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  1. #51
    Join Date
    May 2012
    Location
    KY
    Posts
    374
    This article has made me one step closer to my goal of a PVS14. I've got the helmet and mount, now just need the hardware.

    Thanks again Gabe for stepping it up in the right direction.

    Next up, armor?

  2. #52
    Join Date
    Nov 2014
    Location
    Oregon
    Posts
    961
    Revisiting the night vision stuff to rekindle interest in NVG classes...also for those in the market check out the group buybthread if you haven't done so yet.
    Kamp

    Kamp's Suarez International Training Schedule
    (and no, unfortunately it isn't the summer camp for our kids we all want to send them to)
    Pacific Tactical Website
    Facebook
    Twitter: @pacifictactical

    "Progress comes to those who train and train; reliance on secret techniques will get you nowhere."
    Morihei Ueshiba

  3. #53
    Join Date
    Aug 2005
    Location
    Pineland, USA
    Posts
    127
    Gabe's story reminded me of a situation way back in the 80's in San Diego. Some of the team guys had a habit of stalking in certain parks in the area. It was rumored that new guys were frequently given these missions to sneak up on civilians. The park police guys had an extremely hard time tracking these guys down. The frogmen-in-training were using state of the art T,T,P's, while the cops were just using basic LEO techniques as taught at the time. Luckily no one was hurt, as far as I know, so these incidents were kept quiet. But, just goes to show, this is the level of opponent that is quite possible to run across.

    Having NV to see in a situation such as these, is huge. Being able to see first, and get inside a guy's loop, is a significant advantage.

    As regards to fighting with it. You have several scenarios here. At long to medium distances, you can stay on NV and fight. At CQB distances, you may have to come off the tube in order to go hands-on. If your opponent goes to white light, you may have to come off it and fight with red dot and/or your own white light.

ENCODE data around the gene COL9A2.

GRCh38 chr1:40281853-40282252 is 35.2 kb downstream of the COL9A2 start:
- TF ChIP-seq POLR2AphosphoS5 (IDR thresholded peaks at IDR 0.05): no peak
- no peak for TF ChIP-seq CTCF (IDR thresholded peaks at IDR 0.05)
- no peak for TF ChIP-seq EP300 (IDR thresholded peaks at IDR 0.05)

Ideally I think the head mount is the best solution, in conjunction with a IR laser mounted on the rifle or pistol. I think Gabe's idea of a neck lanyard makes a lot of sense. If the tube is bumped and comes off the mount, it is still around the neck, and can still be used by hand, especially with a pistol. Or time permitting, it can be re-mounted on the head. The standard "Rhino" mount has a break-away feature that allows the tube to dis-connect without breaking anything. So having a neck lanyard to catch it, versus a safety cord tied to the headset, puts it in a much more usable position.

    The Crye "Night Cap" is a relatively inexpensive way to get into a head mount set up. Without going into a full helmet set-up, it gives you the same hands-free operation at a fraction of the cost. Much more comfortable than the old "skull crusher" mount. Also works very well when proned out for extended surveillance, as opposed to a helmet which may limit your range of motion.

    A Wilcox IR filter lets you wear the tube at a stand-off position, which allows you to have good peripheral vision around the tube eye. The filter cancels out the "raccoon eye" of green back splash against your face when not using an eye cup. This allows you to have much better near vision for movement, without a blind-side. The field of view is slightly smaller but well worth the trade-off IMHO. You can accomplish the same thing by simply rolling back the eye cup and moving the tube outboard, but if the oppo has NV, you may be getting visible backsplash.

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